Some years ago, we designed a wellness program for a small regional bank: biometric screenings, health coaching, wellness challenges, an online portal -- all the elements you'd expect to find in a wellness program. Then one day our client contact asked an unusual question: "Do you offer financial wellness?"
The concept was new to us, so we asked him to explain. "Don't you agree that financial health can have an impact on physical health?" he asked. "After all, if you have trouble managing money, you're probably stressed. And that could lead to other health problems and reduced productivity at work."
As it turns out, our client contact was ahead of his time. The Wall Street Journal reported recently that a number of companies have begun offering classes on retirement planning and mortgages alongside seminars on healthy eating and exercise. It's part of their overall wellness strategy.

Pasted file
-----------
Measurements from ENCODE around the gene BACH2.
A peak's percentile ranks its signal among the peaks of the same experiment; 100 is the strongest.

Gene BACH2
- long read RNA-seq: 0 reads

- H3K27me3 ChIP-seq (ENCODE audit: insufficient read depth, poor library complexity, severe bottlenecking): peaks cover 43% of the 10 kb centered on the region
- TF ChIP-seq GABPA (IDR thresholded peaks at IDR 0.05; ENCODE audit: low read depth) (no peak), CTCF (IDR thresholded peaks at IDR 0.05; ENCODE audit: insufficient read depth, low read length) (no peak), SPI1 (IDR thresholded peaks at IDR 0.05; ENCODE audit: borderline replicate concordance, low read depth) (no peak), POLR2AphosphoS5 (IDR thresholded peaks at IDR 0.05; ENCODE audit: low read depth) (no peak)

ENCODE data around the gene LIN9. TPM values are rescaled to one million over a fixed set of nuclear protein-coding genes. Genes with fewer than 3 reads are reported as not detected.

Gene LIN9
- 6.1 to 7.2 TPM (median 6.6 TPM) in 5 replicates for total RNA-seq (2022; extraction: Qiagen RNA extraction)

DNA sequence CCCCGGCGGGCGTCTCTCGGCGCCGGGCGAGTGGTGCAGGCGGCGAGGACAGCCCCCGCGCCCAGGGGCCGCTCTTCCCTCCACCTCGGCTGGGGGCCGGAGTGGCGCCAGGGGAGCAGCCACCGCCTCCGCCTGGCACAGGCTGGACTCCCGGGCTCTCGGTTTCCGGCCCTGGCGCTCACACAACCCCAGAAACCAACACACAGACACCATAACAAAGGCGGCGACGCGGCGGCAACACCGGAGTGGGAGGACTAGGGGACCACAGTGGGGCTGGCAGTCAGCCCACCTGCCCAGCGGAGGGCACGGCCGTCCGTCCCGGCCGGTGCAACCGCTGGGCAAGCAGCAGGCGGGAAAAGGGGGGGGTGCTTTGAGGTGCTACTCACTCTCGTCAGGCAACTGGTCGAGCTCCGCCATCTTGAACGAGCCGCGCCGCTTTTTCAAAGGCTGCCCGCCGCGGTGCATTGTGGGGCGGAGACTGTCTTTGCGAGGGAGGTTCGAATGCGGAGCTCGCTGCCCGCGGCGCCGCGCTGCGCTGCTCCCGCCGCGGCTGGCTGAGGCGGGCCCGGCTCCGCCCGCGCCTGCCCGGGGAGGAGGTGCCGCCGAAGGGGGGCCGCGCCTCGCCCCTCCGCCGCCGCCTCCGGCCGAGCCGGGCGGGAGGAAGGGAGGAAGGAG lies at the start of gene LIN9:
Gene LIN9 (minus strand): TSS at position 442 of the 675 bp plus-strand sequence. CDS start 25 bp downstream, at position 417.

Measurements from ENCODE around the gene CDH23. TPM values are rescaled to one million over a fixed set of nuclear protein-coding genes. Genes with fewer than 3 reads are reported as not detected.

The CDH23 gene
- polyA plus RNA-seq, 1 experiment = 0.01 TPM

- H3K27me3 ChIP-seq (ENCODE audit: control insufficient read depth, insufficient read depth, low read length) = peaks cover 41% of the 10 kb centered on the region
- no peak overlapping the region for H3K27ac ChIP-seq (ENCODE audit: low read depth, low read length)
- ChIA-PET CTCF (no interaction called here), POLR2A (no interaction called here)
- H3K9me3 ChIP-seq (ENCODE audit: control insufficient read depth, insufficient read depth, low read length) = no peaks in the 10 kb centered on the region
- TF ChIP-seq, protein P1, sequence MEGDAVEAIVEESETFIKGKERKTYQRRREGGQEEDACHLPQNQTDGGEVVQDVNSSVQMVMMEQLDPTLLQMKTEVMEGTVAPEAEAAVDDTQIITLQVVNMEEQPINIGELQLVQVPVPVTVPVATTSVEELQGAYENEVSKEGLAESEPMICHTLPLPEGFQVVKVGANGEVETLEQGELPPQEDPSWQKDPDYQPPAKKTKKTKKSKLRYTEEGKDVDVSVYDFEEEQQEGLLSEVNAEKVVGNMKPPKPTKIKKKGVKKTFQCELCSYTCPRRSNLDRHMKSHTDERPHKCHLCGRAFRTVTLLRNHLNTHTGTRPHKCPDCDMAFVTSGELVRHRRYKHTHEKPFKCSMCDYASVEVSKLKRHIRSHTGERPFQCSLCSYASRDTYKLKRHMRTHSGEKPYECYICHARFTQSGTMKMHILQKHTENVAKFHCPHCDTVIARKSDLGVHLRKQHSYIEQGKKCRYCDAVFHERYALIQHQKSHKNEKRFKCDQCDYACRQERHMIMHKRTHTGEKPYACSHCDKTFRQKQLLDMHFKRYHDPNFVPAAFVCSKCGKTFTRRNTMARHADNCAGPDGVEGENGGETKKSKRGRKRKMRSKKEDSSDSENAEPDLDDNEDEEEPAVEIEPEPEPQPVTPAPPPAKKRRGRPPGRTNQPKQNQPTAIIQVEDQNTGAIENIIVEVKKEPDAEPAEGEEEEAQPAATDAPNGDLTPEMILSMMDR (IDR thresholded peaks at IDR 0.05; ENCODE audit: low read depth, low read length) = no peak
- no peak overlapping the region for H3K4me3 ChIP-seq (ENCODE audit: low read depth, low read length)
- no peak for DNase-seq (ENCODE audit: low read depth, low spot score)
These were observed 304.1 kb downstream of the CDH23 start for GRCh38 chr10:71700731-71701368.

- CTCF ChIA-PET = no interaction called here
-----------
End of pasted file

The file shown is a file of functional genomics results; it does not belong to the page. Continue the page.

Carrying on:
Today's workers have to manage their professional finances (retirement plans, health insurance), along with mortgages, college savings, debt management, and much more. It's a source of real stress. If you agree that wellness means achieving balance in the areas of physical, emotional, and environmental health, then financial wellness simply makes good business sense.